“It had been a long tiring walk up hill and I was on my way down. I had one scare with some humans who were not pleasant and I thought I might get robbed (one of the perils of bird watching alone in the jungle). Suddenly the air was filled with the strident warning calls of the Dark-necked Tailorbirds (Orthotomus atrogularis atrogularis).
“As I have alluded to before, this is the friendliest tailorbird I know. After a brief period of adjustment to each other on the trail, the two adults (above: male left in full breeding plumage, female right) accepted my presence and continued foraging and feeding their two juveniles (below: notice the chestnut is just beginning to appear in this juvenile, but not the other). The parents split up (usual behaviour) and each took care of the feeding of one juvenile. They were about 3-7 meters apart most of the time and kept in constant contact with calls.
“None of the pictures I post here can describe their beauty and the experience that I have had many times with Dark-necked Tailorbirds. They often allow ‘naked-eye’ viewing at 1-2 meters and cameras/lenses just do not work!
“The male was the braver of the two and the juvenile with him, possibly because the parent was not afraid, allowed me close observation. The male would occasionally pop his head out to check on me and occasio.ally even seemed to show me a prize he had captured for the juvenile – usually a catterpillar.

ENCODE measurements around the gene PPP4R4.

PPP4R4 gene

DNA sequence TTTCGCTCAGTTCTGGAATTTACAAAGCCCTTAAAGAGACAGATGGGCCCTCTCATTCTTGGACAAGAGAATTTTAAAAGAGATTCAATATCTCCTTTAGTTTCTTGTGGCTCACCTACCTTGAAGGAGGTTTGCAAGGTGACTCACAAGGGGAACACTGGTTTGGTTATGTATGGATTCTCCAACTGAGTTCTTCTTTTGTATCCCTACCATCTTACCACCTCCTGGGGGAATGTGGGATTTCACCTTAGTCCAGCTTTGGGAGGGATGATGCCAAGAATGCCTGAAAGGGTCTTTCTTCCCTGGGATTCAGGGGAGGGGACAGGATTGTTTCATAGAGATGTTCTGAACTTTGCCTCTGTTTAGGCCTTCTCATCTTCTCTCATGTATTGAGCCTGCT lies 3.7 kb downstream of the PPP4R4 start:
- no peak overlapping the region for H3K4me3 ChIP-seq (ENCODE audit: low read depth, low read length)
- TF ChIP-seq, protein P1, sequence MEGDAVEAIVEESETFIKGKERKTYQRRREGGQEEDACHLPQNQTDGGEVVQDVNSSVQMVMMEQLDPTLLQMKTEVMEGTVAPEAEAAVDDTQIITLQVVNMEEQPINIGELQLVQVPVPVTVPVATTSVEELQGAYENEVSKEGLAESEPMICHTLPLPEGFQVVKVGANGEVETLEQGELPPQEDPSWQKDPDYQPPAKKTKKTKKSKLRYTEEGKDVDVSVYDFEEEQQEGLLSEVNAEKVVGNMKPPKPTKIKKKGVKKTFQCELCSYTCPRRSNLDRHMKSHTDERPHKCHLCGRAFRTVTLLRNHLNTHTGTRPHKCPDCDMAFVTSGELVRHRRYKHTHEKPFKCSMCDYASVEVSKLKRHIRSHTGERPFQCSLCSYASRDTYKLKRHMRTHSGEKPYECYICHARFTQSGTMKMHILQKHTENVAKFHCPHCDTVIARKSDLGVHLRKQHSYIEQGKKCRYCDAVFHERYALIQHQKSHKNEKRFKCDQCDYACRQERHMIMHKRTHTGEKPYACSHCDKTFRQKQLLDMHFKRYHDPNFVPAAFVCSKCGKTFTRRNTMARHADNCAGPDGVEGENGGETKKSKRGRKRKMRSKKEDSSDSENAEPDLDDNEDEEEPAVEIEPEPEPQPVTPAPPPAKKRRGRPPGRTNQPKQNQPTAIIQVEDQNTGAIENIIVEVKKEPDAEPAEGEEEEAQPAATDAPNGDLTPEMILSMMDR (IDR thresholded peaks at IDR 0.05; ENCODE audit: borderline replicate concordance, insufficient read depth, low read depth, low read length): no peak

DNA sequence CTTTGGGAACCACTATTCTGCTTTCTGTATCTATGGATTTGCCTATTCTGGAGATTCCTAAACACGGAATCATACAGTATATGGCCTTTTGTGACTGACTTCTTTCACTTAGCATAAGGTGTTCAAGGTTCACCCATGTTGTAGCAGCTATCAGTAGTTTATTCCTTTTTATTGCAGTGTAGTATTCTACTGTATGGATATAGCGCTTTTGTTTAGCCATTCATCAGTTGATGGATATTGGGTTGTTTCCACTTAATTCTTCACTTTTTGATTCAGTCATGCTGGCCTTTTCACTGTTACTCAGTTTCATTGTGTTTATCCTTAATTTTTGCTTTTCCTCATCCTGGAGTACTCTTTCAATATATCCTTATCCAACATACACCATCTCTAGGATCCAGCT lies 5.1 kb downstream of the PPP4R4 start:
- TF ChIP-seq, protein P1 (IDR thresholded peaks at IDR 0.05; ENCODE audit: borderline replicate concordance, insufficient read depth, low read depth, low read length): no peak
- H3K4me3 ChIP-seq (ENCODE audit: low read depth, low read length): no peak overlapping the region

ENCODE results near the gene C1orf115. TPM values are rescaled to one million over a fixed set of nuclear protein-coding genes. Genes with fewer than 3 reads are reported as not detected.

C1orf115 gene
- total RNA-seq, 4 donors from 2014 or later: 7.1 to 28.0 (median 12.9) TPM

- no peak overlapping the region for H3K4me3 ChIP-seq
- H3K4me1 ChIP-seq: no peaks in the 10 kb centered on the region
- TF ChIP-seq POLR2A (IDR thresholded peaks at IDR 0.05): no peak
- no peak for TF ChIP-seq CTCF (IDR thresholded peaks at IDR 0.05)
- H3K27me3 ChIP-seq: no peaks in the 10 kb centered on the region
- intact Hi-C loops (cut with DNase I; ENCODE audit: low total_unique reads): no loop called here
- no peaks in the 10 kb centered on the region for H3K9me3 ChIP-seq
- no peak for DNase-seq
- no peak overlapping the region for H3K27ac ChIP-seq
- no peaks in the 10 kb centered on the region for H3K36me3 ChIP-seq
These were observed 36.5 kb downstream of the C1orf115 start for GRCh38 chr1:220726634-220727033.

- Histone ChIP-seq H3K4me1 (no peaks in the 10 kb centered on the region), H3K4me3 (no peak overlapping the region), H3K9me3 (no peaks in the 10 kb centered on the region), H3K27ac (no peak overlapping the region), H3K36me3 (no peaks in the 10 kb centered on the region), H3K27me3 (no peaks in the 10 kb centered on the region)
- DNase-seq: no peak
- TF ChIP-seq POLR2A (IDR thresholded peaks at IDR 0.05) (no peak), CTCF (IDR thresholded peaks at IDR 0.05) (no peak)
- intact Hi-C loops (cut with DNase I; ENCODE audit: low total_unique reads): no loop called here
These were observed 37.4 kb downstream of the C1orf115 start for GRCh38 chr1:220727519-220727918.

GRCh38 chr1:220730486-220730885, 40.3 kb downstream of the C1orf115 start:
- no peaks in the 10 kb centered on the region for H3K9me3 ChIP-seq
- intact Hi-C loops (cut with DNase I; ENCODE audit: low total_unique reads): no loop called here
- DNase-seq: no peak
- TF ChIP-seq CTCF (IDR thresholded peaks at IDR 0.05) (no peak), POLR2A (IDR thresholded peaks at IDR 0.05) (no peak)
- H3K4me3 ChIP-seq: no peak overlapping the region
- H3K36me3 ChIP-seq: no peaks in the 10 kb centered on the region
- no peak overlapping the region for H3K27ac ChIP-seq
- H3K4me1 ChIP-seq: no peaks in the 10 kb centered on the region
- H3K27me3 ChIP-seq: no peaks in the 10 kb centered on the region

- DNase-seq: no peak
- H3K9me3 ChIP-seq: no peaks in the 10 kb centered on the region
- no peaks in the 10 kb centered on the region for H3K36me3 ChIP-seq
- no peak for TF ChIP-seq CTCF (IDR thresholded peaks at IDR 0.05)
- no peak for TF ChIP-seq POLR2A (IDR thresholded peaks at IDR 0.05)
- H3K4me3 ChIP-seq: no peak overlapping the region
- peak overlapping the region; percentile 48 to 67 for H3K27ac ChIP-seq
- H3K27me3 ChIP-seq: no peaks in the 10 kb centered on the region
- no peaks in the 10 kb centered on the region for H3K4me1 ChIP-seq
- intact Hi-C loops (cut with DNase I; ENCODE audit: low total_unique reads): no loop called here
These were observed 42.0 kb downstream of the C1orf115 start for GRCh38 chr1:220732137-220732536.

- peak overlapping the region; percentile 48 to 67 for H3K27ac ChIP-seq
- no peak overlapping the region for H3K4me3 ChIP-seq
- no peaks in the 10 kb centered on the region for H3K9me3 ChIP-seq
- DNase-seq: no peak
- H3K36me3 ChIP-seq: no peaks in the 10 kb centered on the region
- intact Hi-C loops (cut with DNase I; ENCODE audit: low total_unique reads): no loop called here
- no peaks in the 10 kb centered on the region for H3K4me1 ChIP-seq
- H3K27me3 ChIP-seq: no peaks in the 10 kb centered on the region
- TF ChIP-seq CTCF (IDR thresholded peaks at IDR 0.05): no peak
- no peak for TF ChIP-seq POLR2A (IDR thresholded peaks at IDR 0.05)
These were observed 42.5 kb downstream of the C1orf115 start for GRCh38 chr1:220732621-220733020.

“We spent a pleasant half hour together but unfortunately I had to move on downhill. This family really made my day and renewed hope in me.”
Two calls are posted: One is the juvenile soft mewing for food (I have amplified this call) HERE. The second call is by the adult male, of two different calls and a response by adult female HERE, they used these to keep in touch as they foraged and fed a juvenile each.
Dato’ Dr Amar-Singh HSS
Keledang Sayong Forest Reserve 400-500m ASL
27th May 2010